Today's MP3 players are all about a convergence of features, including Wi-Fi, built-in Web browsers, video playback, radio tuners, applications (Apple's App Store works with the iPod Touch), and the ability to play stored content on external devices such as a stereo or an HDTV. Several iPod models have S-Video support for connecting to TVs.
The Zune HD, introduced this September, competes squarely with the Apple iPod Touch, offering a great touchscreen OLED display, storage capacities up to 32GB, Wi-Fi, and an HD radio tuner, all for $219.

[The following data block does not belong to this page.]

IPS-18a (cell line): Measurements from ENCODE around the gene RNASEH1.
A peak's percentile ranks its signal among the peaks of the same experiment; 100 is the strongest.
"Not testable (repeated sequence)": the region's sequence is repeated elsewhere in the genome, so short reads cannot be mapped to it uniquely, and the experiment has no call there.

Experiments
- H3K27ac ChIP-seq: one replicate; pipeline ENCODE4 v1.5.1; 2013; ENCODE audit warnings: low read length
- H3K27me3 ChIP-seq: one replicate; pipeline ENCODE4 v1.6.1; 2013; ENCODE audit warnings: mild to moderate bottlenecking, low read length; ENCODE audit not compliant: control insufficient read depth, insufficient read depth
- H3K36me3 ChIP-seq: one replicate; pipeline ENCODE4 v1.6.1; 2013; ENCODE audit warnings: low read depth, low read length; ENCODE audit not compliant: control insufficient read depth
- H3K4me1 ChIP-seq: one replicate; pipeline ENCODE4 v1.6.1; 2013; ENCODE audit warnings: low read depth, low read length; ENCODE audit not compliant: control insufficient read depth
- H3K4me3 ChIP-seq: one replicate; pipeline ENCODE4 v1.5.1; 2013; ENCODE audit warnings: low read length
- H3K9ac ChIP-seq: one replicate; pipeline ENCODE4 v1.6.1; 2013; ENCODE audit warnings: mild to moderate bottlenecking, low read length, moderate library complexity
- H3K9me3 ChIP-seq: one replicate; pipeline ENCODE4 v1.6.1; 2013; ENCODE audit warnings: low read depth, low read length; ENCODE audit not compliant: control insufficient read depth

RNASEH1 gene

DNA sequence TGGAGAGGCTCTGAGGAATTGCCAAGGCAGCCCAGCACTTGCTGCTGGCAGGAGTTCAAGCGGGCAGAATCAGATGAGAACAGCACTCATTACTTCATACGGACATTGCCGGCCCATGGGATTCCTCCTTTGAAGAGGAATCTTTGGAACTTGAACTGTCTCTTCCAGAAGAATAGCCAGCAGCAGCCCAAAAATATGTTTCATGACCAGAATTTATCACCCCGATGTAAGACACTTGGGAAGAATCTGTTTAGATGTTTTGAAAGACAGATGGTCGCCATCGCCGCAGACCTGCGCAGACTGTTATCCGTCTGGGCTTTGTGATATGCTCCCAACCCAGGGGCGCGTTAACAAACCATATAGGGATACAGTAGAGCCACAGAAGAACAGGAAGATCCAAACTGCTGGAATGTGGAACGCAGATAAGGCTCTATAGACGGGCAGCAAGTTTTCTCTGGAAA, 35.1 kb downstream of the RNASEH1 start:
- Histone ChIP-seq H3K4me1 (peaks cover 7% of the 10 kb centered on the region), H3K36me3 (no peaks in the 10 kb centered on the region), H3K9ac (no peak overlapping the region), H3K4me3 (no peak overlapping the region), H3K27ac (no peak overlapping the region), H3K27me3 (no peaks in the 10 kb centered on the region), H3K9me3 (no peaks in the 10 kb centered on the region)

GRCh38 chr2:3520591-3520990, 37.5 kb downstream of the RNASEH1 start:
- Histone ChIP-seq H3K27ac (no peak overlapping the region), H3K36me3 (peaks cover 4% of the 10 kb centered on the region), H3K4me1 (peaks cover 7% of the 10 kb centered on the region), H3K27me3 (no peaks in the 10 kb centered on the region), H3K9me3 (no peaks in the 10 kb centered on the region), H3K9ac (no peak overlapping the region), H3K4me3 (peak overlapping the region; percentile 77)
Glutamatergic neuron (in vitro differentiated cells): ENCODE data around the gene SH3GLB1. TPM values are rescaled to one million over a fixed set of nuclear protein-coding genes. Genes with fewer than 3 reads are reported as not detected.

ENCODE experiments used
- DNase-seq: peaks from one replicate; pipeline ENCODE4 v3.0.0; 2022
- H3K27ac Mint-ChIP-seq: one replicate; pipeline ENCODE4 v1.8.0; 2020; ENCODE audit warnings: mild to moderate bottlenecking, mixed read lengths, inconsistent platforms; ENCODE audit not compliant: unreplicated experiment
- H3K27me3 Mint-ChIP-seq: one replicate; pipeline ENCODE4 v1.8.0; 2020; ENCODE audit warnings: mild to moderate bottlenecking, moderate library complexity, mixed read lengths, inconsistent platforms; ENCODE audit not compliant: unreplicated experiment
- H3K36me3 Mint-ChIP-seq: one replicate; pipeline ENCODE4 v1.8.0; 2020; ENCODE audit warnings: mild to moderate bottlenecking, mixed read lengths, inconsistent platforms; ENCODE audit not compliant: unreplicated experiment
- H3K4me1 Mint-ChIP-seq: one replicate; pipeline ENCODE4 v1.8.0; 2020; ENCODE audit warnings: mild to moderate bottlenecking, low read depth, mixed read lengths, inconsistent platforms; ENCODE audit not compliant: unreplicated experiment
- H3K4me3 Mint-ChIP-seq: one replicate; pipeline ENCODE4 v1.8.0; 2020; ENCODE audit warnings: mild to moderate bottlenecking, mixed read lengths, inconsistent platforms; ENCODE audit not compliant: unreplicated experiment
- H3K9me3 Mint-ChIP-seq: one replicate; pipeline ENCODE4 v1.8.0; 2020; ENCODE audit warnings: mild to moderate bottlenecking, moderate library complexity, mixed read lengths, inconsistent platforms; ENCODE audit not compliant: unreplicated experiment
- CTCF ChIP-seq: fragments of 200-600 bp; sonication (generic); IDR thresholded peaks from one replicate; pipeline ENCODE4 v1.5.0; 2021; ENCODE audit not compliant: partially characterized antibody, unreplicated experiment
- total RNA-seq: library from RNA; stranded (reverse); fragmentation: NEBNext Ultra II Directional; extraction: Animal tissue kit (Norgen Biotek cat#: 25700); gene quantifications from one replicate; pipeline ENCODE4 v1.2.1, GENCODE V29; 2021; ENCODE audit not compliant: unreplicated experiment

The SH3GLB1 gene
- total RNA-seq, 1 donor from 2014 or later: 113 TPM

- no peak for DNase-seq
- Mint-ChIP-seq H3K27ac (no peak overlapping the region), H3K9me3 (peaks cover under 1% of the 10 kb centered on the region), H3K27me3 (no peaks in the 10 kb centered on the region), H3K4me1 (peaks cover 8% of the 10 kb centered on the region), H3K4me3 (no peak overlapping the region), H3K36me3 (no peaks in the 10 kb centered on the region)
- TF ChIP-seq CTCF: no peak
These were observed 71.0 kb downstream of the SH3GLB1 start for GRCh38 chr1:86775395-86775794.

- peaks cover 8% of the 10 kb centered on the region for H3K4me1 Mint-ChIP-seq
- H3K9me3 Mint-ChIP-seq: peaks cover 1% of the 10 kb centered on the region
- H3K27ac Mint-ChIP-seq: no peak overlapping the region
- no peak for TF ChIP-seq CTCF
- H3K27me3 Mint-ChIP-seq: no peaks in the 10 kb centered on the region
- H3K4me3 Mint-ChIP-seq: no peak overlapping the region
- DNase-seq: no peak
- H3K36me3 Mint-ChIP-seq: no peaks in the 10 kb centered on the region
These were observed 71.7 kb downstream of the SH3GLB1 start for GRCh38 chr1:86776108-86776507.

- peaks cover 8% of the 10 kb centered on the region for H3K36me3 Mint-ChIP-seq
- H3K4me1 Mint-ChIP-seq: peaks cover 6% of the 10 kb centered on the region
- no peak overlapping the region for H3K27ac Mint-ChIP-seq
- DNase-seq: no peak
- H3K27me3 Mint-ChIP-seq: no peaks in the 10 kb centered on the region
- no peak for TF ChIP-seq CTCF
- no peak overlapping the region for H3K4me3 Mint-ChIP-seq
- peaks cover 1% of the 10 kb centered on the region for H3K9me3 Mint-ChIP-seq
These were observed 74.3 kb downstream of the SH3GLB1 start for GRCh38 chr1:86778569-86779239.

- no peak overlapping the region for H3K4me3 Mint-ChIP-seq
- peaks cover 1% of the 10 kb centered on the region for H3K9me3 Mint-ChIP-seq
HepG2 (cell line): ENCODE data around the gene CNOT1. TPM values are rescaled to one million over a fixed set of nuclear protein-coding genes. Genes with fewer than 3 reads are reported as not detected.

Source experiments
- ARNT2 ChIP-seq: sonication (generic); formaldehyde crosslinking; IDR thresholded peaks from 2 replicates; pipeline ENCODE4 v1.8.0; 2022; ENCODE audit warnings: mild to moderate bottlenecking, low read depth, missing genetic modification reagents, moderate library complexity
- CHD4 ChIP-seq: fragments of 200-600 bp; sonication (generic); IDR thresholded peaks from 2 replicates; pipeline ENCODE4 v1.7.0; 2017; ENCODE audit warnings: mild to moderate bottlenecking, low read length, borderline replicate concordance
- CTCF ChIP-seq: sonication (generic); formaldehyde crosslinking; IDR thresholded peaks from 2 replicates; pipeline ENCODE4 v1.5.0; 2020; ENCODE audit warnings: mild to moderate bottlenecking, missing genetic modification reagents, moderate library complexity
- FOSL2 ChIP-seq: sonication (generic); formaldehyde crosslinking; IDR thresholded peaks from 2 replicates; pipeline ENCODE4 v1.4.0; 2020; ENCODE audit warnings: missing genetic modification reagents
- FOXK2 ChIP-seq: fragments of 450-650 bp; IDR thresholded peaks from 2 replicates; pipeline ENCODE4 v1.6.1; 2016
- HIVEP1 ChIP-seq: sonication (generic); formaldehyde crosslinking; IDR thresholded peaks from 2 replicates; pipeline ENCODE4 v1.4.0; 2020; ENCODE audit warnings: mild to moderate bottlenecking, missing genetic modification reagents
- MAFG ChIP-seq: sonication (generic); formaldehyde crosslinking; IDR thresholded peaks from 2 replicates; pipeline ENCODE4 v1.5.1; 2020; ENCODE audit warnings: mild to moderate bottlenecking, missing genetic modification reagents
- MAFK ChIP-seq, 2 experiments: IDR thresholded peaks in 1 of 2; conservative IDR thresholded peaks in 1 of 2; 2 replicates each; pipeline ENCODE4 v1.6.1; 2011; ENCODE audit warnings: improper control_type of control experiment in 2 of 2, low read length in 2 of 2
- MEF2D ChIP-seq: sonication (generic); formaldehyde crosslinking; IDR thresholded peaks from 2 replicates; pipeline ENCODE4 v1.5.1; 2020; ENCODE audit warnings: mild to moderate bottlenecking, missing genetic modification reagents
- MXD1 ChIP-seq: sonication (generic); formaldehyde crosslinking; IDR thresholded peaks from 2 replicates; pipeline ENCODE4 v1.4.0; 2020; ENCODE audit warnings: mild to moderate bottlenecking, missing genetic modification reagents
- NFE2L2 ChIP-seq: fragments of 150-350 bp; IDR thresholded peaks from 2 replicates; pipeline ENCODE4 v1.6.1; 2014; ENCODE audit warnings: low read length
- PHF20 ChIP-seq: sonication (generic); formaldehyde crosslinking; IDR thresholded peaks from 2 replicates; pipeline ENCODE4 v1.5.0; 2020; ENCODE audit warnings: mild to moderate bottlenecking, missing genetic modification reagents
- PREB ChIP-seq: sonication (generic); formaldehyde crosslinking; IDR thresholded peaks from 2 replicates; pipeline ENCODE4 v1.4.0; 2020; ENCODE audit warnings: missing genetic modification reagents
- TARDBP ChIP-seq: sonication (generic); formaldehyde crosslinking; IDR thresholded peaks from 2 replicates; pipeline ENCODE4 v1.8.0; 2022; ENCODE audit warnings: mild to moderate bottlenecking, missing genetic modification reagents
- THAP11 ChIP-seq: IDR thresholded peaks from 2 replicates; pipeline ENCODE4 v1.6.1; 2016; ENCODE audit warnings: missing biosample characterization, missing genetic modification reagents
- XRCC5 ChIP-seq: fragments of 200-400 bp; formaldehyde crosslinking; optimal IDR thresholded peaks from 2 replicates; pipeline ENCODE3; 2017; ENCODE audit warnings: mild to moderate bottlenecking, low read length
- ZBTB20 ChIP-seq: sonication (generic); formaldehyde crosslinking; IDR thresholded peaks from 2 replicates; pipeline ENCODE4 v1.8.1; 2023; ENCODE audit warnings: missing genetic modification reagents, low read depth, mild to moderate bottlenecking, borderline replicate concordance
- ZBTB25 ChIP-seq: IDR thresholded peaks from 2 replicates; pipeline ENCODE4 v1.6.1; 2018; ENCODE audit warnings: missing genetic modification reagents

Microsoft's Zune HD and Apple's iPod Touch are both a far cry from the bulky and expensive MP3 players of yesteryear. Digital audio players have come a long way. But who knows if this approach--cramming 101 functions into our MP3 players--will last? If it does continue, maybe in another 11 years we'll be able to use our fiftieth-generation iPods to view a 3D holographic video of Mick Jagger running around the room singing "Jumpin' Jack Flash."